PORT ST. LUCIE, Fla. -- Jon Lester has done this before. Spring Training is nothing new, not after 15 years in the bigs. But there was a special feeling when he woke up Thursday morning ahead of his debut with the Nationals.
“I’d be lying to you if I said I wasn’t nervous,” Lester said after the Nats’ 3-1 win over the Mets. “I had the butterflies, which is always good. I’ve told people before, ‘If those butterflies go away, then it’s time for me to go home.’ So it was nice to feel those again.”
Lester’s spring ramp-up was halted this month when he elected to undergo a parathyroidectomy (the removal of a parathyroid gland) in New York to alleviate hyperparathyroidism. As a result, his first start since signing a one-year deal with the Nationals in January was pushed back to Thursday afternoon at Clover Park.
“I think when you face another team or you get into a situation like this where you have some fans and you get that little uptick in adrenaline, I think we can all get a little excited for the first time and get down that mound a little too quick,” Lester said. “[A] big thing for me was just trying to keep that tempo and keeping my legs underneath me and trying to go down the mound, as opposed to going kind of east and west and getting rotational, so I feel like it was good.”
The 37-year-old left-hander threw 31 pitches (21 strikes) over two innings. He allowed one run on one hit and one walk, while striking out a pair. Lester mixed up his pitches to include nine changeups, eight fastballs, six cutters, five sinkers and three curveballs. His velocity maxed at 89.9 mph on a sinker, and his fastball reached 89.1 mph.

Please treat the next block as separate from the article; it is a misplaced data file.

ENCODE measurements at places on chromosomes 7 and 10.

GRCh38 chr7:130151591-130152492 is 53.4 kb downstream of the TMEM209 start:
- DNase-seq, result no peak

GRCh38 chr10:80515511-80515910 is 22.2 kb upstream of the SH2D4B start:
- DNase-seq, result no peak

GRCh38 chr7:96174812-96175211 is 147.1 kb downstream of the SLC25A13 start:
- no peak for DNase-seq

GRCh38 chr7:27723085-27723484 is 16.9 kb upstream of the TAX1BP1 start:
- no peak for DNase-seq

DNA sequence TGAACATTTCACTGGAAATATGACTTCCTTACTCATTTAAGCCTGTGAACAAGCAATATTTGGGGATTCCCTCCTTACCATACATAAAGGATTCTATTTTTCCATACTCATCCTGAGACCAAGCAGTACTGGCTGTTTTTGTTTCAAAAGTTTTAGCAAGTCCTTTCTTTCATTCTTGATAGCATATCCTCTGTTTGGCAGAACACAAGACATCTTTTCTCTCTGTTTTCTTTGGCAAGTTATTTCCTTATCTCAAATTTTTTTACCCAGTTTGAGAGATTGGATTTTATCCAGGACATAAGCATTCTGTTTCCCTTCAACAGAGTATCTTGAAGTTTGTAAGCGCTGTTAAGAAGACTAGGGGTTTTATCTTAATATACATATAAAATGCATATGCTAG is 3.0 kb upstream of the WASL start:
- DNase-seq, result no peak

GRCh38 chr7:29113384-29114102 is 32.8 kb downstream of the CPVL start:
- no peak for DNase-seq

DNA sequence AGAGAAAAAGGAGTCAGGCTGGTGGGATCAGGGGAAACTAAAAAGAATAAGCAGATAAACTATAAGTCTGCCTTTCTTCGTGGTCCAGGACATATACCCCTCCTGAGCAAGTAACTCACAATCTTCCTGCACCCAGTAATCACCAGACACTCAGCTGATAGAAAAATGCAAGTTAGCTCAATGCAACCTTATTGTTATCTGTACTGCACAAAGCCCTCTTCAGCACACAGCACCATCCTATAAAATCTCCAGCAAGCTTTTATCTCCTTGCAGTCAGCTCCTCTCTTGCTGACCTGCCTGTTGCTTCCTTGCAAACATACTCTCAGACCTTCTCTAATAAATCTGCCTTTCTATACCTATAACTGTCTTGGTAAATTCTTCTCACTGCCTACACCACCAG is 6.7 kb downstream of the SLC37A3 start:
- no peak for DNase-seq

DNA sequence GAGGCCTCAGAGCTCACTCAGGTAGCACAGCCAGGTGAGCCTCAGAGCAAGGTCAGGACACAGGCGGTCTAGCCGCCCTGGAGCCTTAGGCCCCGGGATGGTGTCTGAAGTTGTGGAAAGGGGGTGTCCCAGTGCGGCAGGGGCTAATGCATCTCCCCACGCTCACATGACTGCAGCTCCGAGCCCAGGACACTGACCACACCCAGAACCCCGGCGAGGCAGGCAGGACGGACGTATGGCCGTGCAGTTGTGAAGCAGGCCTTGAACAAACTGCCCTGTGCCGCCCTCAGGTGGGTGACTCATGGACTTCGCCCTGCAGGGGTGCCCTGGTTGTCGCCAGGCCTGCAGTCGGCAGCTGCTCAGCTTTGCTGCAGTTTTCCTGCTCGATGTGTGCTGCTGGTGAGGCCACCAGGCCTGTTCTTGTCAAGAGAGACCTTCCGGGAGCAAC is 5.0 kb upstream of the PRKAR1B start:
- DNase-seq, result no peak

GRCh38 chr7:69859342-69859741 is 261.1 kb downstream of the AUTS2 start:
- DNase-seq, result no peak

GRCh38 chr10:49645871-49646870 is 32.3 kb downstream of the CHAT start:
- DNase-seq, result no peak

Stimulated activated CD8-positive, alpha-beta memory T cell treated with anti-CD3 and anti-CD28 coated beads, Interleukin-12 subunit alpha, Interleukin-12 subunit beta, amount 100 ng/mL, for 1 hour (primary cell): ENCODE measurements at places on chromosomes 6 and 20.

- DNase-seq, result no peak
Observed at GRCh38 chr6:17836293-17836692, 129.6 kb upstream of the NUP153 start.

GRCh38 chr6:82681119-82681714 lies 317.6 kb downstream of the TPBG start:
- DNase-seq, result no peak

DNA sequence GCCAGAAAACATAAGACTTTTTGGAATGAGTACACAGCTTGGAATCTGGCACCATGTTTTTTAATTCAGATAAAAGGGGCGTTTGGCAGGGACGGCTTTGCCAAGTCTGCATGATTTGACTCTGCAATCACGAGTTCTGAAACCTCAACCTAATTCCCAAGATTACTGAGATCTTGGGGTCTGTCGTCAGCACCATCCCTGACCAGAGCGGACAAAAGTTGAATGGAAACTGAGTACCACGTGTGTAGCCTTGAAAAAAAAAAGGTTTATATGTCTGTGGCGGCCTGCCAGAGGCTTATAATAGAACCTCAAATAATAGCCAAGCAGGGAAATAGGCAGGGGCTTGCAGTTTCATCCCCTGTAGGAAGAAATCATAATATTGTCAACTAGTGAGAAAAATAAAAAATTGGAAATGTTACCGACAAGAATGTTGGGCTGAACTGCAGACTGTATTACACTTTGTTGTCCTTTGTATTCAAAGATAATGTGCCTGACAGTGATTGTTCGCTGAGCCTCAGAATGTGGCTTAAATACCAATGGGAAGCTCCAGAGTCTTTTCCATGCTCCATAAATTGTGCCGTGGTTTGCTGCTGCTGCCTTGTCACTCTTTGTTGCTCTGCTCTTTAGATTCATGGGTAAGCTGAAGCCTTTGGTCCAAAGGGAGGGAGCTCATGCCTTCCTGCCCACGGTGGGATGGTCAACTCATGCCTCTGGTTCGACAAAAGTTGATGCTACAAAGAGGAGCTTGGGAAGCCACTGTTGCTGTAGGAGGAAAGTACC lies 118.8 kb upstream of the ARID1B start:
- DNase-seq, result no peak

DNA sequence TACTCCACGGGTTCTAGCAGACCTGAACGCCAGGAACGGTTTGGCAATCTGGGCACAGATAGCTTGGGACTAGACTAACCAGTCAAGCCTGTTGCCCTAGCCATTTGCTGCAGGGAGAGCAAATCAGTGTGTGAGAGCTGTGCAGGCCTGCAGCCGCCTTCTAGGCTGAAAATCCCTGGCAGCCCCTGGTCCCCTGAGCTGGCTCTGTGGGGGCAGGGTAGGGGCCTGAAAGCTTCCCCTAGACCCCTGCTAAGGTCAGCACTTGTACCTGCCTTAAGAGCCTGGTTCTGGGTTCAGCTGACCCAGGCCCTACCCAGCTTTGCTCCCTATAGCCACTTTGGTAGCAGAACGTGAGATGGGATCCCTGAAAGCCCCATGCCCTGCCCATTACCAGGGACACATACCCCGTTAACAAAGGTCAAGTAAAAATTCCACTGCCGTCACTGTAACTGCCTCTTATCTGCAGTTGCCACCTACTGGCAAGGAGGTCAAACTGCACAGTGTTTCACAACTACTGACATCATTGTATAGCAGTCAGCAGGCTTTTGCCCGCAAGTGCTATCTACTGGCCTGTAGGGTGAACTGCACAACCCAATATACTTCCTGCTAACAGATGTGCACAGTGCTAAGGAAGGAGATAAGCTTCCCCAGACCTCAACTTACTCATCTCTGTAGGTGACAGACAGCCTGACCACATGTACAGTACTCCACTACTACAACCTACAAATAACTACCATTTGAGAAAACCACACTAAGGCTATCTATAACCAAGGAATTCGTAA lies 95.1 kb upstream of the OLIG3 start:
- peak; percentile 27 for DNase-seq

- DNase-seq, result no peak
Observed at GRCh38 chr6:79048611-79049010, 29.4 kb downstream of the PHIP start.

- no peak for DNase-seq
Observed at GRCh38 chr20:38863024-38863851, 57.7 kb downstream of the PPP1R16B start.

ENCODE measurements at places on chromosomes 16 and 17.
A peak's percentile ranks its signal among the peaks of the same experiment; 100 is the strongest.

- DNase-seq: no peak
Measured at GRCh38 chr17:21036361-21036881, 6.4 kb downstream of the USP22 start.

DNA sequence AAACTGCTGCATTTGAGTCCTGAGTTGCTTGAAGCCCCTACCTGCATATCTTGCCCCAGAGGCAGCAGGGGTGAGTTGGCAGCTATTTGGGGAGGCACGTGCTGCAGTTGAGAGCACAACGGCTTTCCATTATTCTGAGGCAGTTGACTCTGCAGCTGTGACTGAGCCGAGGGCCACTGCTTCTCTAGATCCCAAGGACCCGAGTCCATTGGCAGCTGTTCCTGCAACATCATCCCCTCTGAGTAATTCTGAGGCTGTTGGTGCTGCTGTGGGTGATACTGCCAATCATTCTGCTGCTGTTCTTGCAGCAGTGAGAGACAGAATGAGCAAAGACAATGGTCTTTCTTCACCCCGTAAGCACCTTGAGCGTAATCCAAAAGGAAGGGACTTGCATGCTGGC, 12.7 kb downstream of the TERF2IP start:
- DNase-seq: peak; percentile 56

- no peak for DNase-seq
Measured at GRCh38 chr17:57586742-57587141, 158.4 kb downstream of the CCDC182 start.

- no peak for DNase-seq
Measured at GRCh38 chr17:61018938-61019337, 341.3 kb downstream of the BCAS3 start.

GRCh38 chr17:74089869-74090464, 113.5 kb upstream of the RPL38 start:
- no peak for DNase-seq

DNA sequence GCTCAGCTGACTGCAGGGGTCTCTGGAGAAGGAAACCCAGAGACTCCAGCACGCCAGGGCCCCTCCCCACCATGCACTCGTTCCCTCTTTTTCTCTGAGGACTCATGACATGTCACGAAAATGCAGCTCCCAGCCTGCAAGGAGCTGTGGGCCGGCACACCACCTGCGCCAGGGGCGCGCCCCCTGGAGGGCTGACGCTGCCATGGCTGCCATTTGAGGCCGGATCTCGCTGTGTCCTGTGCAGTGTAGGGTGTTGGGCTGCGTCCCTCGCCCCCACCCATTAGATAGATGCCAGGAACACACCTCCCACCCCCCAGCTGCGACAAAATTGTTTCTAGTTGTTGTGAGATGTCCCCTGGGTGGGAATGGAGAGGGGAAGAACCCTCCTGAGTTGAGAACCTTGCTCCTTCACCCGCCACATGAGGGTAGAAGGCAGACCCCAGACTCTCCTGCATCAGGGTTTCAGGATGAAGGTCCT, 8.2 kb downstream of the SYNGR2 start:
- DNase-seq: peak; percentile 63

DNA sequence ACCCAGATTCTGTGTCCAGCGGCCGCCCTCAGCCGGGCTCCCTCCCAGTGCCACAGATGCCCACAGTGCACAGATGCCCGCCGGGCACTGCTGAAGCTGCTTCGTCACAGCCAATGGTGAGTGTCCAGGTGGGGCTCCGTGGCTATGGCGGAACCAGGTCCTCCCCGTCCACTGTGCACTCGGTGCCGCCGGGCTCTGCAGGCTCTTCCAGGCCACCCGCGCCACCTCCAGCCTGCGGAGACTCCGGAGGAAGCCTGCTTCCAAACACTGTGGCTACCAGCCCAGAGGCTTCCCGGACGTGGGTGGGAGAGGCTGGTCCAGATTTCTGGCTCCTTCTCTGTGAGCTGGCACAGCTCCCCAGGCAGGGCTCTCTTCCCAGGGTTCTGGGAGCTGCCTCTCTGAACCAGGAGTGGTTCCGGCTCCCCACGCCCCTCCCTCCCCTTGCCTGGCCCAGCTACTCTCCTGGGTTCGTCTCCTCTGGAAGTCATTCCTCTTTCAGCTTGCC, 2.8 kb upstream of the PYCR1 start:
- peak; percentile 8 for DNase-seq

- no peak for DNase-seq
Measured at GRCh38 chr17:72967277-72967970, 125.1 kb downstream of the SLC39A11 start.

“He did really well,” manager Dave Martinez said. “[He] threw strikes, and that’s what we know about Jon. Changeup was really good, his cutter was good, so I was very pleased. The good news is he came out of the game and he felt really good.”
Lester’s changeup, in particular, yielded seven swings and four whiffs for a 57 percent swing rate. Last season, he threw it for 13.5 percent of his pitches, and its usage has increased over the years.
“That usually is kind of my last pitch that kind of comes around because it's such a feel pitch for me,” Lester said. “Really, before surgery and all that, I had a good feel for it. … I know how important that pitch is going to be for me going forward throughout this year. It's definitely been a point of emphasis as far as in my bullpens and just really playing catch with it, so it was nice to see the results.”
The Nats will evaluate Lester on Friday to see how he feels. One objective of the surgery was to help with his energy level and retain more electrolytes to counter dehydration. The goal is for Lester to stay on track for his first regular-season appearance and to reach 75-80 pitches by the end of camp.
“It’s just nice to have Spring Training and be able to get back on a mound and pitch again,” Lester said.